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Computer Weekly April 27, 1995 - Company Profile and Background

Computer Weekly,April 27, 1995
SECTION: Pg. 40; ISSN: 0010-4787
LENGTH: 1183 words
HEADLINE: Ribble rebel; Anthony Capstick established a successful business information retrieval company in his own home
BYLINE: Jabez, Alan
Ever thought of leaving the rat race and heading off to rural Arcadia? Taking advantage of on-line databases, Anthony Capstick has created the "Good Life" in the wilds of Ribble Valley -- but, as he tells Alan Jabez, it's not without its problems.

Imagine waking every morning surrounded by beautiful countryside. Driving to work through rolling green hills. Never seeing another traffic jam. Being the boss of your own company.    Many may long for such an existence but few realise their dream.

Anthony Capstick is an exception. He has escaped the hustle and bustle of London and moved to the relaxed backwaters of the Ribble Valley. Here, he has established his own business information retrieval company. It's turnover is fast approaching pounds 60,000 a year.

Capstick had the idea of selling online business information in autumn 1990, and a few months later formed a company called Instant Search. Although he was never sure whether there would be enough demand to make a career from it, he packed in his job as a report writer with the Financial Times and decided to give it a go.
Initially he installed a PC system in his one-bedroomed flat in Islington and subscribed to a basic business online database. He then set about looking for professional people who required quick access to specific business or company information, but didn't want the trouble of finding it themselves.

Having established himself, Capstick took a gamble and uprooted his young family to Ribble Valley (an area of countryside between industrial Blackburn and Manchester).

The move has proved an overwhelming success. Capstick has now established the company in a cosy, converted house in the small town of Whalley and claims it is growing at the rate of nearly 50% a year.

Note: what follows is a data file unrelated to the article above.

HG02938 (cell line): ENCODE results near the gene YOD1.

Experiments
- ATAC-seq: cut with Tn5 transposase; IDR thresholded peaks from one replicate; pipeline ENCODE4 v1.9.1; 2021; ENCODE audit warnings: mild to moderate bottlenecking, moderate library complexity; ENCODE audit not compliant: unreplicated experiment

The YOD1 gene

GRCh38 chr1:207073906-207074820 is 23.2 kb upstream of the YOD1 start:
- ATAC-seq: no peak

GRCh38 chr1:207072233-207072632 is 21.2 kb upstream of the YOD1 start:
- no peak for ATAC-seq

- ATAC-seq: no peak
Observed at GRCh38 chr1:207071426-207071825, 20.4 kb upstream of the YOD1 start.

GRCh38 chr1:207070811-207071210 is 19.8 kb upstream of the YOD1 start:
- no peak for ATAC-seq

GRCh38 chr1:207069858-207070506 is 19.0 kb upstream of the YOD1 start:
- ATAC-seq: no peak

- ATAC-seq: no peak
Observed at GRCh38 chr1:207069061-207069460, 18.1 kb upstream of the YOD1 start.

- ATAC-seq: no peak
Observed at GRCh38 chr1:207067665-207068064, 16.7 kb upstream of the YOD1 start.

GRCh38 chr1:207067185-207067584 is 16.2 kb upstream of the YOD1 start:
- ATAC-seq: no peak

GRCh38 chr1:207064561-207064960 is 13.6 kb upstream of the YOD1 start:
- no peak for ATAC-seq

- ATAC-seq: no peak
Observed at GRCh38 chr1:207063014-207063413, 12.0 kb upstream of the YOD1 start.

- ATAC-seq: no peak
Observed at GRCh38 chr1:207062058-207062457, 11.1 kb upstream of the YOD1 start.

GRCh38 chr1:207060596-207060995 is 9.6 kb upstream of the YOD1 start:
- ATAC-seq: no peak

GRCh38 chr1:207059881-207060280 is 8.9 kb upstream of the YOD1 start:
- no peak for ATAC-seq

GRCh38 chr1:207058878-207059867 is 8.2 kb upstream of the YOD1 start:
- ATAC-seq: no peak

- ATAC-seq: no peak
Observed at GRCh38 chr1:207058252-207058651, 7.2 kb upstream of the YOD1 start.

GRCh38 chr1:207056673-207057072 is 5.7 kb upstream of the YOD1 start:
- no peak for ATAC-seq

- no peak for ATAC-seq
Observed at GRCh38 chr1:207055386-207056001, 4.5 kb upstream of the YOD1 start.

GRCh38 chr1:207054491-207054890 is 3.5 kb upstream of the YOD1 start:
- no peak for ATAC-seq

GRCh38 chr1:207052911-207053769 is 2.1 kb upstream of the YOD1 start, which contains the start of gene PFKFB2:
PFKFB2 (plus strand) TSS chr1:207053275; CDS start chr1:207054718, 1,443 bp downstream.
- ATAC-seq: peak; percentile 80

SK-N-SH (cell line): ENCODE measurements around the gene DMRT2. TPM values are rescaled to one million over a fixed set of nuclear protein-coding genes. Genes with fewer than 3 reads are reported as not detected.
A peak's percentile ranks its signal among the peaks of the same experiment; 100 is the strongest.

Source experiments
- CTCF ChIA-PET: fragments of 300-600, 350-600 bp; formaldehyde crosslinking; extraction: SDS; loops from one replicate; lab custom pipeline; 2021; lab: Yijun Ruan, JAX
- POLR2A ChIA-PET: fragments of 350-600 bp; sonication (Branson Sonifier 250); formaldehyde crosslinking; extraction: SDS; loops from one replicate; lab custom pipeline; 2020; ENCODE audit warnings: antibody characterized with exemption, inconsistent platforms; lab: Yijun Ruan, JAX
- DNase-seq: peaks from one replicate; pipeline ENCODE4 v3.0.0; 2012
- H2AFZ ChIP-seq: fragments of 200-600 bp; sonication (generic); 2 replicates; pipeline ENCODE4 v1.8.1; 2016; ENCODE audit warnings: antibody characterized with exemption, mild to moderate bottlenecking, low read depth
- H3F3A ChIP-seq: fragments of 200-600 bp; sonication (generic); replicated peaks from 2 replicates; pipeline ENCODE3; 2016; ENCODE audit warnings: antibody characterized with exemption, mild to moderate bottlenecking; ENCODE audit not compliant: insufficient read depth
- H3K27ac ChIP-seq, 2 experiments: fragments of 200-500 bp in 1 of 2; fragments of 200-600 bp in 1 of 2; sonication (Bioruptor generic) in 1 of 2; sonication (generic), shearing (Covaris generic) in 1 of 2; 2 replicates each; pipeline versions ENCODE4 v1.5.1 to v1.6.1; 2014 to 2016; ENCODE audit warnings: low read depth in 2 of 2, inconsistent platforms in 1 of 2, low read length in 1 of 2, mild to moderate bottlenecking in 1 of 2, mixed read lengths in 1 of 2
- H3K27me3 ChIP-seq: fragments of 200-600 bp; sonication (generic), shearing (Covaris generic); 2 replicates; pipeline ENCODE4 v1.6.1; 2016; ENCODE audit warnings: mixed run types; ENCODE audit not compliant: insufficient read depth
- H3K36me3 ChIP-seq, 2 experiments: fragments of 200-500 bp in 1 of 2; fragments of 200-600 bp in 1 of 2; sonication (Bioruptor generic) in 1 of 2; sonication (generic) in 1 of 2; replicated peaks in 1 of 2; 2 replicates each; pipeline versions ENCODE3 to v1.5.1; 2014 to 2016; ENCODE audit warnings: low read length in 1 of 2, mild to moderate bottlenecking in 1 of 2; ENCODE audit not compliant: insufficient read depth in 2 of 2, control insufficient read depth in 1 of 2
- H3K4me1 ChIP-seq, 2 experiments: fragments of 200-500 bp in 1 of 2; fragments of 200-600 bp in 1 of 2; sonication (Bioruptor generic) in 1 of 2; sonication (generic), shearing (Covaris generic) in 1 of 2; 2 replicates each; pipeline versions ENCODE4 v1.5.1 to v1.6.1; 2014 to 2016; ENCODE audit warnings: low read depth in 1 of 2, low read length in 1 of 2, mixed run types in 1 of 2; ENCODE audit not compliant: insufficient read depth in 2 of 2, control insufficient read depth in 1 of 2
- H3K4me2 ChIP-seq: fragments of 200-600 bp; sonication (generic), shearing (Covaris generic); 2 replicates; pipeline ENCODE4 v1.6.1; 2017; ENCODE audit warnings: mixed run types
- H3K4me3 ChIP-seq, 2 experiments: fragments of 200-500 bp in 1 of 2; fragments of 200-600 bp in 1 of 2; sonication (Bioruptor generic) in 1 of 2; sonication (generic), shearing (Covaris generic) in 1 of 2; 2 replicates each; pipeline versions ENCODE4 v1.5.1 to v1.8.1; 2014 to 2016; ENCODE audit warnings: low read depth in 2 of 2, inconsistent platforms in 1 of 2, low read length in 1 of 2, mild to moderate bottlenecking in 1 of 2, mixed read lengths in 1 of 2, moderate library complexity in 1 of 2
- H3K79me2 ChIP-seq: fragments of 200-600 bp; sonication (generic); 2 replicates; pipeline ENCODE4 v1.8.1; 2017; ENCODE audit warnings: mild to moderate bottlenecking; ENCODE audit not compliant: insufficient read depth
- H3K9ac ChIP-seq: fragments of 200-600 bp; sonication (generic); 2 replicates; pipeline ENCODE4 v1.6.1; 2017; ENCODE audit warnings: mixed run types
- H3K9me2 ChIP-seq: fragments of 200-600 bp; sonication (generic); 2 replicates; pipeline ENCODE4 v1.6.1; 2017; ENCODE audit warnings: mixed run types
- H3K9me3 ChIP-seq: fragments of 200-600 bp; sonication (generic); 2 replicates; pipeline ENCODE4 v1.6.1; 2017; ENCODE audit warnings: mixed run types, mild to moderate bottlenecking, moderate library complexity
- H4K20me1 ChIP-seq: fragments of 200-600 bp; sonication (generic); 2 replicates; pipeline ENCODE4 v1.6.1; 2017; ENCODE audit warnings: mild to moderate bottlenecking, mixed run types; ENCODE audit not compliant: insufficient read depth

To accommodate such rapid growth he has had to expand his IT facilities. Currently, he has five PCs, one laptop, two laser printers, one line printer, a photocopier and an integrated telephone system.
With a background as a report writer with the Financial Times and as a water sanitation engineer for the United Nations in Sudan, Ethiopia and Indo-China, Capstick only had a limited amount of formal IT training. Nonetheless, he felt it was essential to undertake all the company's computing operations himself, learning as he went along.
His ambition was to provide his customers with financial information virtually as soon as they asked for it -- and that is what he has achieved.
Capstick now subscribes to a large number of financial databases, such as Companies House Direct, Infocheck and FT Profile plus, and with direct access to the Internet and the World Wide Web, he believes he can provide an almost unlimited amount of business information to customers in a matter of minutes.
It is this ready access to business information that has led to an increase in the number of largely non-computer-literate professional people contacting him.

In many cases, he says he takes advantage of the fact that there are people who are untrained in searching for information on a PC, and are reluctant to learn.

Technophobia is his bread and butter and, at the last count, he estimated that he had about 1,000 enquiries a month, with at least 2,500 current active customers. Most come from accountancy and law firms which need specific company profile data, as well as small usinesses eager to get information on rival firms.